The Right Mr. Wrong

Cindi Myers
February 2008, Series Romance
Harl Amer Romance #1199, $4.99, 217 pages, Amazon ASIN 0373752032
Part of a series

Grade: C+
Sensuality: Warm

The Right Mr. Wrong is the second book Cindi Myer set in Crested Butte, Colorado (following Marriage on Her Mind). It's a quick, light read, and though the main characters have a fair amount of baggage from their past, the book is not filled with angst or deep emotions. While I enjoyed the heroine, though, the hero is ultimately forgettable.

Maddie Alexander was one of America's skiing sweethearts, a sure pick for the 2006 United States Olympic team and a gold medal. From a very young age, skiing was her entire focus. Then, in a pre-Olympics race, she suffered a catastrophic accident that left her with months of rehabilitation, as well as an artificial hip and a titanium repair to her tibia. Although she eventually could ski again, Maddie lost her nerve for many skiing situations, and stopped racing. She decided to take a temporary job with the ski patrol at the Crested Butte Mountain resort. The job gives her the chance to ski on a daily basis, something she can't imagine living without, while she decides what to do with the rest of her life.

Maddie has some flashbacks to her accident, but she doesn't spend her days wallowing in the past. She is genuinely trying to make a new life for herself, one that will include some risk (as she admits to being a risk-seeker). I liked Maddie, and felt that the book accurately described her feelings of being at a major crossroads in her life.

While Myers draws the heroine with strong brush strokes, the hero is more vague. Hagan Ansdar (and it took me awhile to warm up to that name) moved to the United States from Norway as an adult to work as a software developer in Austin, Texas. The author has Hagan speak in a slightly stilted manner; I assume this is to emphasize his Norwegian ancestry. While other characters speak naturally, and make heavy use of contractions and slang, he only uses formal English, and speaks in rather short sentences. While this is undoubtedly accurate for a new resident of the United States, it also made Hagan less approachable for me as a character.

When things went bad in his life, Hagan quit his job in Austin, and joined the ski patrol in Crested Butte. He has been on the ski patrol for several years during skiing season, working as a seasonal ranger for the forest service in the summers. Hagan has a reputation as a player; notorious for having sex with numerous female tourists visiting the resort (although this all occurs before the book begins). He avoids sexual relationships with any of the "locals," including his co-workers at the resort, but doesn't avoid friendships among this group. In fact, the book features several scenes in which Hagan interacts with his various friends in Crested Butte.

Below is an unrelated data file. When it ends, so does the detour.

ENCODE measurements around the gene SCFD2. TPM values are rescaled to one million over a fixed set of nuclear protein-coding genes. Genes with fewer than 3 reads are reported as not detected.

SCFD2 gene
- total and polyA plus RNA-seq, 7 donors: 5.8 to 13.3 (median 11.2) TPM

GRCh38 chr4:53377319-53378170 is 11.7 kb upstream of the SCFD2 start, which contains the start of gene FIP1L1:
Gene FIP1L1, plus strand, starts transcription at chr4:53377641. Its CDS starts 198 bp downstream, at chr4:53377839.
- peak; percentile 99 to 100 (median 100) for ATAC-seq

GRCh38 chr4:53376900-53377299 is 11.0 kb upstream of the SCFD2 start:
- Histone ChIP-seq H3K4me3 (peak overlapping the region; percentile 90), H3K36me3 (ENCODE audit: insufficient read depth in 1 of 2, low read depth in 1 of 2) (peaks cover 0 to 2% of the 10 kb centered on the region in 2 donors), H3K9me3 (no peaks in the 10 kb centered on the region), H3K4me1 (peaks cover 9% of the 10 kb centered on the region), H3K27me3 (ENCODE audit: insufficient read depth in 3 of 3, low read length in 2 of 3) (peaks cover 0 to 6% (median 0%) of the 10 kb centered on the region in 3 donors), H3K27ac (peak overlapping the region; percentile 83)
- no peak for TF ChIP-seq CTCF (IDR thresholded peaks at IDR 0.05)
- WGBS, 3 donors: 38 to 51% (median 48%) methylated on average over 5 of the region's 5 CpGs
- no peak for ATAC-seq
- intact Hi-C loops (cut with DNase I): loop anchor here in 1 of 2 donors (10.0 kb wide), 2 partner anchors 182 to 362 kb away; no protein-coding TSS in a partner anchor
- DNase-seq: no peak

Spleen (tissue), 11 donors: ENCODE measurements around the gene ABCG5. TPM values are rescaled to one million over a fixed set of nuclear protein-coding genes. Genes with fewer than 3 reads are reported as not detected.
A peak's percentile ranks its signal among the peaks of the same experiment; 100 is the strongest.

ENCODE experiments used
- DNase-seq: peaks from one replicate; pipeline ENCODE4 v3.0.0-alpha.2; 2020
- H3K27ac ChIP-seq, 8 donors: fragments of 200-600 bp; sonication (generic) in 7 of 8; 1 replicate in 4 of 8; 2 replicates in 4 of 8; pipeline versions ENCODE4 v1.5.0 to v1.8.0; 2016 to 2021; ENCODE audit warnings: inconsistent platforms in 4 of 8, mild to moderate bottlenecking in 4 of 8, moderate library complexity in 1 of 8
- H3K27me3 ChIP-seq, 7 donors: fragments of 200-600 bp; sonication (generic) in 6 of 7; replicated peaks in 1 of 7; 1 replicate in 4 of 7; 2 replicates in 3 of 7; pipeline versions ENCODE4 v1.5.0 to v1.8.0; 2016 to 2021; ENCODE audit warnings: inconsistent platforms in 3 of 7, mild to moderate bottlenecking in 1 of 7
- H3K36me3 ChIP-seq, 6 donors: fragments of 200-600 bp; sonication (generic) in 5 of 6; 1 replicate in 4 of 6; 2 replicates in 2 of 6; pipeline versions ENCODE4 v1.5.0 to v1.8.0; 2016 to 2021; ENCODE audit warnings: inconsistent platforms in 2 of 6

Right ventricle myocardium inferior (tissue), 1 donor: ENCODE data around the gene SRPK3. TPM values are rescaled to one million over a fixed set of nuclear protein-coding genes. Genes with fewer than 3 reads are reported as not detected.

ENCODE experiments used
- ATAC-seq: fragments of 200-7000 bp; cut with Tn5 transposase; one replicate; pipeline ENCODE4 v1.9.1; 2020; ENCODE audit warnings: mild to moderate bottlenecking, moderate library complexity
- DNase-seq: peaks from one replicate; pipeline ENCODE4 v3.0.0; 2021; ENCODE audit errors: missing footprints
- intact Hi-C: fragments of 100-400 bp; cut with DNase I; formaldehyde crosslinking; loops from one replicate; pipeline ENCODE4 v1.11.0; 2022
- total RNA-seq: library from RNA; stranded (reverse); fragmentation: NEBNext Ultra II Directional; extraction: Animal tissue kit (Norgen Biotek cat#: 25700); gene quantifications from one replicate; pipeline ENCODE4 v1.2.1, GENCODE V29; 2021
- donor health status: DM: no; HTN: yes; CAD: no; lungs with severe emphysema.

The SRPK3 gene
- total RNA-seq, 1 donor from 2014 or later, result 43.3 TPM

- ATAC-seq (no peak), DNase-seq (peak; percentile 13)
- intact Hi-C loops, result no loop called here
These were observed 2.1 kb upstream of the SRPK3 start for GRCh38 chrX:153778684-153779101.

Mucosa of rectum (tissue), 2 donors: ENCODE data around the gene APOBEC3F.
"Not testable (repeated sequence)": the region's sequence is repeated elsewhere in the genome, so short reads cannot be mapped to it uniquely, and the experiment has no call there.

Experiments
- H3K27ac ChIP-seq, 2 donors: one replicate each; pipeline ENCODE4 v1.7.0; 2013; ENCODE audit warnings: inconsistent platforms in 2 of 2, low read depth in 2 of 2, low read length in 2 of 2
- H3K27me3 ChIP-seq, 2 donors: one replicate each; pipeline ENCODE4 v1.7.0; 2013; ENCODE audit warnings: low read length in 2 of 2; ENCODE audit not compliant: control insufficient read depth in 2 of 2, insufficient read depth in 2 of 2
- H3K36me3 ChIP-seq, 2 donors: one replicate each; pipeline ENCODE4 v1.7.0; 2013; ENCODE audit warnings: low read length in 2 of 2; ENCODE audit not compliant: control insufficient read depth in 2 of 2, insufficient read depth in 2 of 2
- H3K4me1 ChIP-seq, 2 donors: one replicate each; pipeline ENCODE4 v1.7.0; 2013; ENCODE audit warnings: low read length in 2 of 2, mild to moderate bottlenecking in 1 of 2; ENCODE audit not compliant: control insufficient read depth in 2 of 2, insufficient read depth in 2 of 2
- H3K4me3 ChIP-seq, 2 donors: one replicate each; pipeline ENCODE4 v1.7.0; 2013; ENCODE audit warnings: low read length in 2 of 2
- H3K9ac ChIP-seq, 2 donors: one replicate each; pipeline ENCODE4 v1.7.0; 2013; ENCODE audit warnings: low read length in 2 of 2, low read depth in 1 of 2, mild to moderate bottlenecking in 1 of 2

When the book begins, Maddie has worked at the resort for two weeks. While she finds Hagan physically attractive, she is appalled by his reputation. Gradually, thrown together in repeated work and social contexts, the two become friends. Maddie begins to learn that there is more to Hagan than he lets most people know, and he, despite trying to fight it, is attracted to Maddie.

One thing I particularly liked about this book was watching the hero and heroine at work, and in a rather unusual occupation. By the time I turned the last page, I had a good feel for what someone who worked in a ski patrol at a resort would actually do. Myers also does a good job describing the community around the resort. I actually looked up the town on the web to make certain that Crested Butte does exist. She described the town so vividly, as well a the wacky celebrations that occur there - that I began to suspect that it was as fictional as its residents. A quick look at the author's website reveals that she lives about an hour and a half away, in Denver.

For me, this book is as much about Maddie's self-discovery - what will she do without racing - as it is about the romance of Maddie and Hagan. While Maddie is a vivid character for me, Hagan is much less so. In fact, I will probably remember Crested Butte and the ski patrol experience long after I have forgotten Hagan. While I can't give a recommendation to The Right Mr. Wrong, reading it was mostly an enjoyable experience. I will definitely seek out other books by Cindi Myers in the future, particularly if they're set in Crested Butte, Colorado.

-- LinnieGayl Kimmel

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